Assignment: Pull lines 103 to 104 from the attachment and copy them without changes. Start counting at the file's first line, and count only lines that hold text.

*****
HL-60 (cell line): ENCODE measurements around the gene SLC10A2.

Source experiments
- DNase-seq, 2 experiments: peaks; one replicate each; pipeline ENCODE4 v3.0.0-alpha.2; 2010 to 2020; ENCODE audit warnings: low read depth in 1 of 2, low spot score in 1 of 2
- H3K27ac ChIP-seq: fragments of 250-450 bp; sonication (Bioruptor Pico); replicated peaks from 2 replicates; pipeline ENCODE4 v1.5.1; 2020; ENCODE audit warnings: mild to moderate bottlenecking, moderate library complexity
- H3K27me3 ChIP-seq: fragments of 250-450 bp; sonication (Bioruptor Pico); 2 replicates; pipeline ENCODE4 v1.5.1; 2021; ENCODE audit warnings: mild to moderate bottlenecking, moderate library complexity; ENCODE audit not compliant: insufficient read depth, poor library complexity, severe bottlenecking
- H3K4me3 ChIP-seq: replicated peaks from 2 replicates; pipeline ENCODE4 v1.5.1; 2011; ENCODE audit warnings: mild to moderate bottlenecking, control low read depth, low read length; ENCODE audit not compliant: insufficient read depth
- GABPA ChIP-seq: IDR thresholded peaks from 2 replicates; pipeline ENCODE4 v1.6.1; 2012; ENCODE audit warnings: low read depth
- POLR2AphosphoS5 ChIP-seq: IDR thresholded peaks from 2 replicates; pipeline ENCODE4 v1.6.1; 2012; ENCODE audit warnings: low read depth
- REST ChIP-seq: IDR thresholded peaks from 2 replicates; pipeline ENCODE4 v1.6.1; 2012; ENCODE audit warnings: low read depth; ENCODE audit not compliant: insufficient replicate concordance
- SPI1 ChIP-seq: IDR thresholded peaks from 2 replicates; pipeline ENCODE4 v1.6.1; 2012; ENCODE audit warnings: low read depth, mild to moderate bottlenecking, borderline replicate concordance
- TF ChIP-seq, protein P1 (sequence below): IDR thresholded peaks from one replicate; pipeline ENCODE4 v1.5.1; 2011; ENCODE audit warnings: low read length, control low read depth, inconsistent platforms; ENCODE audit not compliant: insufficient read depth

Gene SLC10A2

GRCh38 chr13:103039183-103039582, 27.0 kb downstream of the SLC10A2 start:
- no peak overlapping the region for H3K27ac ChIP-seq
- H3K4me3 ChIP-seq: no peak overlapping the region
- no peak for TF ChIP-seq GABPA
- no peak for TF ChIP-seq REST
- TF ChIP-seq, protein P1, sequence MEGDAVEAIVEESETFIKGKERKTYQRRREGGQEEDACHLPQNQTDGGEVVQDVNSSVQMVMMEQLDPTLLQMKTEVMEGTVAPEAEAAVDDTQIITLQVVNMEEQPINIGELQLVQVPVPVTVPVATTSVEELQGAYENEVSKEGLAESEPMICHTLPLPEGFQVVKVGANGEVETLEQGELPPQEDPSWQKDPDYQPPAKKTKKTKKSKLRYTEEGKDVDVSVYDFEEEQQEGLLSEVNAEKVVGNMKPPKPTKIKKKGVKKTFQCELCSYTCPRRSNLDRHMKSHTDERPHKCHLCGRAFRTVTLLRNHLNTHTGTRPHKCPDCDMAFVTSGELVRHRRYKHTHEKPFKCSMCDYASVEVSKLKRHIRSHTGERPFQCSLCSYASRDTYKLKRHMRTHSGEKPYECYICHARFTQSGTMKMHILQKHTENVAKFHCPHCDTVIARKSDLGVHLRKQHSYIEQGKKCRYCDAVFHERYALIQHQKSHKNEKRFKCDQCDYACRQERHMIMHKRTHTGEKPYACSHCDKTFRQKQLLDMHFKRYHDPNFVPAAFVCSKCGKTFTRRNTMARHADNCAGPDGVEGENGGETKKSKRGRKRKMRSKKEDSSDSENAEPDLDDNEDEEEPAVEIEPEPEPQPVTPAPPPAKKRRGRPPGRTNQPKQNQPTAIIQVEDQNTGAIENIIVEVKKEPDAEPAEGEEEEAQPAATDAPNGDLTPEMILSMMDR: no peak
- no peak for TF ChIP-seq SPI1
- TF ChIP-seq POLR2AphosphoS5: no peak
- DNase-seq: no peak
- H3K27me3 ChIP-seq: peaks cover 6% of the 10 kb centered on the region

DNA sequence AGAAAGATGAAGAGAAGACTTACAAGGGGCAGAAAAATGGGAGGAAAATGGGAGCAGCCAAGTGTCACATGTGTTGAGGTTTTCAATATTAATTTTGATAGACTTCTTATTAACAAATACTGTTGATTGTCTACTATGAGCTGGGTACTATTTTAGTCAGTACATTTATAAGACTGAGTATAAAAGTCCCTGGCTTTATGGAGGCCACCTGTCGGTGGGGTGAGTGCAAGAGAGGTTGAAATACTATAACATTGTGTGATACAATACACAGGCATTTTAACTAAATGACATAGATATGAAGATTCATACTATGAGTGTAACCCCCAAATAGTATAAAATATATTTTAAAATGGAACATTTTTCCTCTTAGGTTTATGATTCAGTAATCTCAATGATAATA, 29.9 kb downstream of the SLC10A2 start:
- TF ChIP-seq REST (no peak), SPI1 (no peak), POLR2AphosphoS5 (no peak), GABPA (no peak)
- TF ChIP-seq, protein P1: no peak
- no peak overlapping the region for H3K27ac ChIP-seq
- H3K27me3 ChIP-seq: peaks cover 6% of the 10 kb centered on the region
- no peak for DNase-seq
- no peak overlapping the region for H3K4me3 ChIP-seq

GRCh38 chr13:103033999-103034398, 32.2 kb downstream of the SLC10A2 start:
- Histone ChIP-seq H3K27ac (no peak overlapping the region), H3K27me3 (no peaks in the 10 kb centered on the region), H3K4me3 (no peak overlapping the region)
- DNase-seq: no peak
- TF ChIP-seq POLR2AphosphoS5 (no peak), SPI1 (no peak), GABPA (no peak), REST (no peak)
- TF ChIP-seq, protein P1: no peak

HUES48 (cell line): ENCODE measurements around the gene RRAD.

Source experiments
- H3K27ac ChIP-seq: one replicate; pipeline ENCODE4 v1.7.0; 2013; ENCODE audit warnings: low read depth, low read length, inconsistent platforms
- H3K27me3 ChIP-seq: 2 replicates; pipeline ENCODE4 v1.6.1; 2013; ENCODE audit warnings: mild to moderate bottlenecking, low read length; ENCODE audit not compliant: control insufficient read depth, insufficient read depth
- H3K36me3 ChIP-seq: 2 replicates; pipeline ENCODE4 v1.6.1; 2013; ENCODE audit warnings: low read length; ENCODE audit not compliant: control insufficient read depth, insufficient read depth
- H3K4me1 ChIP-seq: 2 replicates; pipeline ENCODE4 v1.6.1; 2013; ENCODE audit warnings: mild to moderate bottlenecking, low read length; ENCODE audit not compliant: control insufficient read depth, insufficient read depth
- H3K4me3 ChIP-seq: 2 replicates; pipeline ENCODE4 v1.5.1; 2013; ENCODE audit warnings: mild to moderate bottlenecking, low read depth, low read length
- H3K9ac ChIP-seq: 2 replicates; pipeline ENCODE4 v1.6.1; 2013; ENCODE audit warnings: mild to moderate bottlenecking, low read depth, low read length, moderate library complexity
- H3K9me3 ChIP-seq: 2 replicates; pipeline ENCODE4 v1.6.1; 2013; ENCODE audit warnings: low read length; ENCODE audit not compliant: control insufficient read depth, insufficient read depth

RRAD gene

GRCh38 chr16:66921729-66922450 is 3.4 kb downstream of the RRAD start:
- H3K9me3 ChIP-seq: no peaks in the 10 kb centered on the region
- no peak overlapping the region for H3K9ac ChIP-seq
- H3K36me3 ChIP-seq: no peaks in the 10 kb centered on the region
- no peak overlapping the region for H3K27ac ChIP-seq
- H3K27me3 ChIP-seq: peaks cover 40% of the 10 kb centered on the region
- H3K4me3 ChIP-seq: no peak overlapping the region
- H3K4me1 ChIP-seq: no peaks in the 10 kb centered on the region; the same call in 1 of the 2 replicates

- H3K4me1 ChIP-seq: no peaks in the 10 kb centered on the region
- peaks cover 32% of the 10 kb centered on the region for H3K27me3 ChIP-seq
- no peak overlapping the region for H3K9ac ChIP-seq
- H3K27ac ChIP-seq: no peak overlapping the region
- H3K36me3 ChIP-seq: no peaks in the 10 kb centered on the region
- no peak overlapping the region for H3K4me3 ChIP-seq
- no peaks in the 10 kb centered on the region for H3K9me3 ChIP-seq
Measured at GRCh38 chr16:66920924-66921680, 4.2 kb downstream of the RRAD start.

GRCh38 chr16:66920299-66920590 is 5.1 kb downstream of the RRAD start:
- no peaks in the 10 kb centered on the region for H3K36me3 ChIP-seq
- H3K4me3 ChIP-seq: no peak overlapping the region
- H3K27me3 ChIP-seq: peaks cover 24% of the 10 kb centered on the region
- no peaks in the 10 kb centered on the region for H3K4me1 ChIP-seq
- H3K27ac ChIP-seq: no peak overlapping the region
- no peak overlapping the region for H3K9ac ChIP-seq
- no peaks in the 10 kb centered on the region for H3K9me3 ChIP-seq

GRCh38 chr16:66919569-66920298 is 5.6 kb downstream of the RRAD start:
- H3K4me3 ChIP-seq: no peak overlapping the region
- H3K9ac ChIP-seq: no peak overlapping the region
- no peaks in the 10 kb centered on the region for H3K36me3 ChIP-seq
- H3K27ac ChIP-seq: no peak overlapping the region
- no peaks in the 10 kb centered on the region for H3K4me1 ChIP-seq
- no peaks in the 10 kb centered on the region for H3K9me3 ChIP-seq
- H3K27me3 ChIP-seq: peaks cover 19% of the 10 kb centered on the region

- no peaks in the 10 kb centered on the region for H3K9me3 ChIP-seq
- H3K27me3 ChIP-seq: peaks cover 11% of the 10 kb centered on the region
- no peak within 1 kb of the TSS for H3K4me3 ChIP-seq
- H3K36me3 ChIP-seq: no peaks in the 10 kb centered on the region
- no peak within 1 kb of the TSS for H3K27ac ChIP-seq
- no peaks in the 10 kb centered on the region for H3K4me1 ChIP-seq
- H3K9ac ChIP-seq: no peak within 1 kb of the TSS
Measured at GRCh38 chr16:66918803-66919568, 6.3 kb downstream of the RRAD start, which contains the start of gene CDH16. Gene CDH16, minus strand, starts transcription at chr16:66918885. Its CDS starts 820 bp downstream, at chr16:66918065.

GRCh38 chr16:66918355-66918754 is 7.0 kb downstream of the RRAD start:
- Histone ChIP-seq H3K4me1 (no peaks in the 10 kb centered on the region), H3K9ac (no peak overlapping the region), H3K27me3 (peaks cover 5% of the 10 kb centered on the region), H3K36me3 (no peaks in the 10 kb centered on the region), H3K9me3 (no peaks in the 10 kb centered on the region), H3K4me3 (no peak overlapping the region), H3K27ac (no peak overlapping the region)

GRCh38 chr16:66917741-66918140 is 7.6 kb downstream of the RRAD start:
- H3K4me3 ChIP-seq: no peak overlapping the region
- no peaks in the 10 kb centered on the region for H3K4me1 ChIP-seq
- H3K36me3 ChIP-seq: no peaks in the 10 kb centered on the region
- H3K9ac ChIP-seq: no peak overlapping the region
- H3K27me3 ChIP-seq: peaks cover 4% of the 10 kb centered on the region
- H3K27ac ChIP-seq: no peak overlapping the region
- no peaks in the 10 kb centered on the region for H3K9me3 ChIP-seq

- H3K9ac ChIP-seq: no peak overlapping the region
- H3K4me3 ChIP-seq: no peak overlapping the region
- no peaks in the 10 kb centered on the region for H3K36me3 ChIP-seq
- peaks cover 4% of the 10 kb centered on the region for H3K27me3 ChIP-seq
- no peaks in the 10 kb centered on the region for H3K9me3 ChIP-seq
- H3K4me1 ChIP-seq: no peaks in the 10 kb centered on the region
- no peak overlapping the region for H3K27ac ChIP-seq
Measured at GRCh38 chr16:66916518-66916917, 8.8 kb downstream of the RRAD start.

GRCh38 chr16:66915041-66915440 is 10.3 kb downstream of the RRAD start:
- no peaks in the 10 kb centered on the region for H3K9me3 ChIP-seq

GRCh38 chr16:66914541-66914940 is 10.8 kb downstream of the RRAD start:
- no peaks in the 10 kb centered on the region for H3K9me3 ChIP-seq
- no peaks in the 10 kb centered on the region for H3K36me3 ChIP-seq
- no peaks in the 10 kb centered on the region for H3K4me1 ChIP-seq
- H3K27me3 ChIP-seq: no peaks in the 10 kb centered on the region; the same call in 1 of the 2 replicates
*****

GRCh38 chr16:66915041-66915440 is 10.3 kb downstream of the RRAD start:
- no peaks in the 10 kb centered on the region for H3K9me3 ChIP-seq